Venice: October 1607

Calendar of State Papers Relating To English Affairs in the Archives of Venice, Volume 11, 1607-1610. Originally published by His Majesty's Stationery Office, London, 1904.

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'Venice: October 1607', in Calendar of State Papers Relating To English Affairs in the Archives of Venice, Volume 11, 1607-1610, (London, 1904) pp. 40-53. British History Online [accessed 19 April 2024]

October 1607

October 1. Collegio Secreta. Esposizioni Principi. Venetian Archives. 77. The English Ambassador was summoned to the Cabinet where the Doge congratulated him on his return to the city in good health.
The Ambassador returned thanks; said it had done him good to be away for a few days; that he had been in Friuli and had taken the opportunity to steal a visit to the famous fortress of Palma. He praises it as the finest he had ever seen in all Europe.
The Doge said he was glad to hear it as the Republic had been at great and even excessive cost over it. The Republic undertook this work, not merely for the defence of her own dominion, but for the safety of Italy, which has frequently been attacked from that quarter.
The Doge then said that the Ambassador had been invited to attend in order to hear a resolution of the Senate.
The Ambassador returned thanks for the resolution as to the anchorage tax.
Returned thanks for what had been done about Sherley, in the interests both of his Master and himself, for it did not befit his dignity that subjects of his Sovereign should negotiate in Venice unknown to him. This Sherley, on his return from Barbary, went to Spain, where he gave himself out as Ambassador of the Emperor, though he was never treated as such, nay, public officers frequently entered his house without any scruple. But when that Jesuit, who had had part in various plots, and recently in this Powder Plot, arrived in Spain from England, Sherley attached himself to him and worked away until he obtained the commission he now holds from the King. The Ambassador formed no good opinion of this Sherley and his objects, and so had informed the Doge.
As regards the ship “Corsaletta” the Ambassador hopes that it will be found out not to be a privateer. It is the King's resolve that all his ships should respect the ships of the Republic; the Ambassador is impressing this on all English merchants.
Petitions again on behalf of Antonio Dotto.
After reply from the Doge, the Ambassador assures him that the Venetian subjects in England always have been and always will be well treated.
October 3. Original Despatch, Venetian Archives. 78. Zorzi Giustinian, Venetian Ambassador in England, to the Doge and Senate.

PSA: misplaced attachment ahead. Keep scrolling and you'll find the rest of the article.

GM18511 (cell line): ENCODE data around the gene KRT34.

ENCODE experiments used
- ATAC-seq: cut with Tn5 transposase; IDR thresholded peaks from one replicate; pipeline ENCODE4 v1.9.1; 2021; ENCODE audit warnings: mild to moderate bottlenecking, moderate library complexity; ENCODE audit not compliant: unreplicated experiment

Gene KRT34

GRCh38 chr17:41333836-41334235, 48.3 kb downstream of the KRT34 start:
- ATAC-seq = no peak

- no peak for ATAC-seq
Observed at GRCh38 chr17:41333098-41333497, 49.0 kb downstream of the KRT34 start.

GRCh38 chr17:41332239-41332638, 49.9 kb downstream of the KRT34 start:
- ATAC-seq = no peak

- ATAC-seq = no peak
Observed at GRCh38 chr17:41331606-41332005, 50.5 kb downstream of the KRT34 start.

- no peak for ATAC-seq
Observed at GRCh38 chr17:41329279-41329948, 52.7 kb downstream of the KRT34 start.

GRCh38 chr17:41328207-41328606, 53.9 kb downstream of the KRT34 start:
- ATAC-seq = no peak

The Earl of Tyrone (fn. 1), the greatest nobleman in Ireland, along with ten other gentlemen of that island, has suddenly fled towards Spain; so cautiously and secretly was this done that they got the news from Brussels sooner than from Ireland itself. This event has considerably disturbed the King and Council, who hold frequent meetings about it. The sudden departure of such important personages, Catholics, and in that direction, can not possibly have been brought about except by some serious cause. It is not thought likely that, at a time when the Spanish are so anxious to maintain friendly relations with England, they would have meddled with a matter that must necessarily disturb those relations, still the suspicion is aroused when the great influence that Spain had in Irish affairs is called to mind, especially as they made use so largely of Tyrone, who was the head of all the Irish risings. The people begin to murmur against that nation, and so do the aristocracy, and the King himself is said to have made some important remarks on the subject. They will carefully observe the treatment which these persons meet with in Spain. If, as some think, these gentlemen left the country only because of a deep suspicion of the King's intentions towards them, it ought not to be difficult for the Spanish to free themselves from all shadow of doubt as to their conduct; though it is difficult to see how his Majesty can keep quiet when some of his greatest and also most suspected subjects are living with those whose chief instruments they were in the late commotions. Orders have been sent to the Viceroy to secure the persons of some other Irish gentlemen, and Lord Danvers, who has fought in that island before, is commissioned to forestall any signs of a movement amongst the people. All this gives no little colour to the opinion held here about the arrest of Sherley, and confirms the supposition that some understanding between him and his brother in Spain may have been discovered; but I must add that I am informed by those who ought to know, that he was arrested on the charge of attempting, in your Serenity's interests, to divert English commerce from the Levant; they say his letters have been intercepted at Venice. I think this must be all vain talk, put out the better to conceal the truth of the matter. Princess Mary, second daughter of their Majesties, is dead. Although she was under three years old her death has caused them great sorrow. They remain on at Hampton-court, on account of the plague. The three-monthly assize for the discharge of civil and criminal cases in London has been postponed for a few days. About the peace in Flanders there is nothing to be said until the ratification arrives from Spain; only it seems that it is considered secure owing to the general inclination of both parties towards it.